January 13, 2017
November 15, 2016
My blog has been in hiatus while I completed a Doctorate of Creative Arts at the University of Technology Sydney. I’m re-blogging this story from Feathers of a Firebird (Sophie Masson) because Glenice Whitting shows how with persistence and determination you can reach your goals. It took a toll but Glenice says: “The mature aged student journey from VCE to PhD had required passion, dogged determination and guts, but it had also been the most exciting, exhilarating time in my life.” I’m full of admiration for Glenice.
I’m delighted to publish today a guest post by author Glenice Whitting. Her debut novel Pickle to Pie was shortlisted for the Victorian Premier’s Literary awards and won the Ilura Press International Fiction Quest. During her studies from VCE to PhD she was invited to become a member of The Golden Key International Honour Society and awarded an APA scholarship. Her latest novel, ‘Something Missing’ will be published by MadeGlobal Publishing and launched at Swinburne University 11th December 2016.
A Writer’s Dream
by Glenice Whitting
Writers often dream of being published and getting their work ‘out there’. I am no exception and I am delighted that my second novel will be launched in December 2016 by MadeGlobal Publishing. ‘Something Missing’ began life as my artefact for my PhD at Swinburne University. It is the story of two women who changed each other’s life through a friendship that spanned two…
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March 4, 2016
Introducing Libby Sommer’s new Blog.
By Libby Sommer:
When people ask me where I get my ideas from, I tell them I use the world around me. Life is so abundant, if you can write down the actual details of the way things were and are, you hardly need anything else. Even if you relocate the French doors, fast-spinning overhead fan, small red Dell laptop, and low black kneeling chair from your office that you work in in Sydney into an Artist’s Atelier in the south of France at another time, the story will have truth and groundedness.
In Hermione Hoby’s interview with Elizabeth Strout in last Saturday’s Guardian newspaper the Pulitzer prize winner said her stories have always begun with a person, and her eyes and ears are forever open to these small but striking human moments, squirreling them away for future use. “Character, I’m just interested in character,” she said.
“You know, there’s…
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December 20, 2015
A truly memorable book about a memorable child who has a unique perspective and doesn’t understand why others can’t see things in the same way. The portrayal of Sammy’s imagination and determination despite difference, gives insight into how others might view our world. Sommer’s poetic prose brings a magical touch and, though it has poignant, moving, desperate moments, it’s a celebration of a relationship.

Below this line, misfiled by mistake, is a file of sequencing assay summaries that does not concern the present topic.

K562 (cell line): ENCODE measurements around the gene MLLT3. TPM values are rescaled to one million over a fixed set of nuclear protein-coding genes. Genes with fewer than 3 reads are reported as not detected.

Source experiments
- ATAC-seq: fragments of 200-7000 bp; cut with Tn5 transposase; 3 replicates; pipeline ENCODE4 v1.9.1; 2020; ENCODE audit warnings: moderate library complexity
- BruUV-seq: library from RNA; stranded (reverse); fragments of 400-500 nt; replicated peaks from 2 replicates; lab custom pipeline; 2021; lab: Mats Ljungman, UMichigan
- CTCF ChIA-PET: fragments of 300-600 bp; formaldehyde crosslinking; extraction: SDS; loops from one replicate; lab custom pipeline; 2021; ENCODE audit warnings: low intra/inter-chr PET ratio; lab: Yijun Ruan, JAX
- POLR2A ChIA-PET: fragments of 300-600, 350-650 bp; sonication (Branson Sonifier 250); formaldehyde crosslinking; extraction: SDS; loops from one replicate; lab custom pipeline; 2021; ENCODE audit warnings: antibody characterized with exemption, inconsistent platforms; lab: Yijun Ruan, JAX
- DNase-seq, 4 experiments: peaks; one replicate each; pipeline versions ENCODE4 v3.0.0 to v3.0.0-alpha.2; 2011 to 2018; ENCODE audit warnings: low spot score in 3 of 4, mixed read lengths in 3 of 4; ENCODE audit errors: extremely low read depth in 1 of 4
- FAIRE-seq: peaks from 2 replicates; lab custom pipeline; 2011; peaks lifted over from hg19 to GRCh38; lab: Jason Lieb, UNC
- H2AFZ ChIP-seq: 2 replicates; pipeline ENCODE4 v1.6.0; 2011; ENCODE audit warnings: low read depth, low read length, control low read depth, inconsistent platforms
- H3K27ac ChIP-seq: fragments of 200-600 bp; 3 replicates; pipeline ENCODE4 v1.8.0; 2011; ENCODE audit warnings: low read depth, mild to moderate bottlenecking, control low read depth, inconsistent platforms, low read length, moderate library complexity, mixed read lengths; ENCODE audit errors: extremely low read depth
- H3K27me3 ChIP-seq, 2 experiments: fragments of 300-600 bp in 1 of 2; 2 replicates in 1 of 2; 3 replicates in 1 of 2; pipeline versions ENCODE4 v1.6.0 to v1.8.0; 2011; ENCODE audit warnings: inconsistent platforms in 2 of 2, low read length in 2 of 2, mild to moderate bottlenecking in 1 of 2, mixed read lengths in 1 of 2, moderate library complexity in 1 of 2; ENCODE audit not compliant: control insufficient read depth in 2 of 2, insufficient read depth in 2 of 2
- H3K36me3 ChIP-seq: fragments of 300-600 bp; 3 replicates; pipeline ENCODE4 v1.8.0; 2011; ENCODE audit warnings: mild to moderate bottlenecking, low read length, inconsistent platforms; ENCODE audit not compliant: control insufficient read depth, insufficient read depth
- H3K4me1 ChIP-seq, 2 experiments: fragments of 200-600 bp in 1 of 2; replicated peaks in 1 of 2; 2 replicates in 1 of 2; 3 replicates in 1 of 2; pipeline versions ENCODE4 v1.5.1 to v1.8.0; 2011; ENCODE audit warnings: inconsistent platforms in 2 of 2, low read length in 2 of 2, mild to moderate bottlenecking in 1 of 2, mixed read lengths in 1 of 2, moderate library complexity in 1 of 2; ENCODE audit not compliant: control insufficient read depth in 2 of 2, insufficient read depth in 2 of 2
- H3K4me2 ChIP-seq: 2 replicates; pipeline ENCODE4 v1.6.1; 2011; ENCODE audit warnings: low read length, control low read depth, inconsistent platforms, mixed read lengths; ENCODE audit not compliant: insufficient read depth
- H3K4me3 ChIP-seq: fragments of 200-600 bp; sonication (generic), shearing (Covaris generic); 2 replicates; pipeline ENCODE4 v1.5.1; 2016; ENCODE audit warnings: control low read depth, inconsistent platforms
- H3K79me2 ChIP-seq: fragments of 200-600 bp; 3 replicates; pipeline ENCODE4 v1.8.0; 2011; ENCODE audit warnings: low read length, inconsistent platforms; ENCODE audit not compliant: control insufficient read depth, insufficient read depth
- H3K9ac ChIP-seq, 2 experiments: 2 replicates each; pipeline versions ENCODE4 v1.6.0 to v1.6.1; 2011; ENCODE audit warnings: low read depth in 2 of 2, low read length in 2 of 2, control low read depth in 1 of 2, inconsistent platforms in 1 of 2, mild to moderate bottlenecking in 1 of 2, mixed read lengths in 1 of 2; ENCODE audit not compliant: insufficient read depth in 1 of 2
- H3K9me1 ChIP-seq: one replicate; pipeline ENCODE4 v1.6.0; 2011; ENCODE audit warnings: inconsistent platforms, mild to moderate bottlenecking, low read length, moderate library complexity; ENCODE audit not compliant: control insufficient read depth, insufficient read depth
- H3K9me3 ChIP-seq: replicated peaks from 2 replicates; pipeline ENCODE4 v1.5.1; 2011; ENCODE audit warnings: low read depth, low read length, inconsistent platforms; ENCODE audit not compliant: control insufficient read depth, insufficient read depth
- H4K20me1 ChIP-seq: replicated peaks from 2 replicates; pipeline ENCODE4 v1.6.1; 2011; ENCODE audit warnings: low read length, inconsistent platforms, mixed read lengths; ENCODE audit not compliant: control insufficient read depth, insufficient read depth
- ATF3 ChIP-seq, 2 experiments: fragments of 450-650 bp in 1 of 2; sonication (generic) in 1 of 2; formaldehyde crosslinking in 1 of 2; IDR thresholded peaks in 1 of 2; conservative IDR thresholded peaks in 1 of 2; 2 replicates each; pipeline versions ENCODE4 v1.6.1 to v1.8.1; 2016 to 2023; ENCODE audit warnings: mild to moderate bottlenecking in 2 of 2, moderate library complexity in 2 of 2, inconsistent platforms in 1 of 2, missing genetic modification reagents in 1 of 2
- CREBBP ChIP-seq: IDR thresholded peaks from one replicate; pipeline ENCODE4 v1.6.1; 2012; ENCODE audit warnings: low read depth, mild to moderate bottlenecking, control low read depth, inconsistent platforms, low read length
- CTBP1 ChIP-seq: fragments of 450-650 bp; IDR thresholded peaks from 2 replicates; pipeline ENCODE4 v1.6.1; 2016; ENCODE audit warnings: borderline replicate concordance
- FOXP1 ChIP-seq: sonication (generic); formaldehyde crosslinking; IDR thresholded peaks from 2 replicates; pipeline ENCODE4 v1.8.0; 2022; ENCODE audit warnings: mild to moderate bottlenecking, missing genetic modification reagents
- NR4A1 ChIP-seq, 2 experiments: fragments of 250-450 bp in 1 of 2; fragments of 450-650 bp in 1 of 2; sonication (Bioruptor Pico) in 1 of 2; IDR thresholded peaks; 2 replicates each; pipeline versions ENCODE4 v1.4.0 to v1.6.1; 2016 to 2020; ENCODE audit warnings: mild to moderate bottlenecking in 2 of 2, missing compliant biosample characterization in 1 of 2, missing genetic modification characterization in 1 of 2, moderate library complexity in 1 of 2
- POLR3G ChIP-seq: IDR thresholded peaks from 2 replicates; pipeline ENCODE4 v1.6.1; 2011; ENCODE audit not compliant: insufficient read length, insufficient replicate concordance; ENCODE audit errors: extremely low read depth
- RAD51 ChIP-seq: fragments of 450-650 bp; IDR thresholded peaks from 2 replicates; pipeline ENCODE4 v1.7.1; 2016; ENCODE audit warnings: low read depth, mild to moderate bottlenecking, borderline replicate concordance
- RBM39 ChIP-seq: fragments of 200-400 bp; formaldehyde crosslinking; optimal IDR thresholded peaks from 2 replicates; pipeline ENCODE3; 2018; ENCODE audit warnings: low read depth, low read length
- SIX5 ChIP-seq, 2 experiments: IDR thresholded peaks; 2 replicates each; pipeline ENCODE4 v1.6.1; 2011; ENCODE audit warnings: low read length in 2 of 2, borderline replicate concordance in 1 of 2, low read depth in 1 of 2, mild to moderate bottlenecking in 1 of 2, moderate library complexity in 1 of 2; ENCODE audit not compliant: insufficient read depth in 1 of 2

October 10, 2015
‘When I listen to Bach, I seem to turn into a fish’.
Bach (Pau) in Love
‘We forget because we want to live in hope for a better life. It’s this wretched hope that demands
that we forget the unforgettable’.
The Last Smile of Graf, Tolstoy
Subhash Jaireth’s latest collection of short stories explore the nature of love, loss and memory. Central to each story is the uneasiness the narrator feels about his or her place in the world. A critical moment in the life of each narrator illuminates these themes in remarkable ways.
The book was launched by Professor Jen Webb, Director, Centre for Creative and Cultural
Research, Faculty of Arts and Design, University of Canberra at Thursday 8 October, 6 pm at The National Library Bookshop. Buy your copy from the National Library Bookshop
My thoughts on Moments
Reading these stories has given me great pleasure. One of the first aspect that struck me was the honesty and authority of the narrator. I found them enigmatic with fluctuations of mood as emotional pressures mount for the characters going about their daily lives. The attention to detail adds greatly to the reading pleasure. The stories are anything but predictable as they unfold and lead the reader to a moment of epiphany or discovery. Each of the characters is distinct and original. There is a certain sadness, sometimes melancholy to these stories. I enjoyed the way in which each story is set in a different part of the world. The stories strengths are the originality of the storylines, the musicality and rhythms of the poetic prose and the impact of the bitter-sweet endings to the stories that linger on in the reader’s mind.
The Quartz Hill
I found this story fascinating and highly original. It really captures the landscape in all its glory. This story is blue in a completely different sense and was thoroughly intriguing. I shall never look at a kapok in quite the same way again.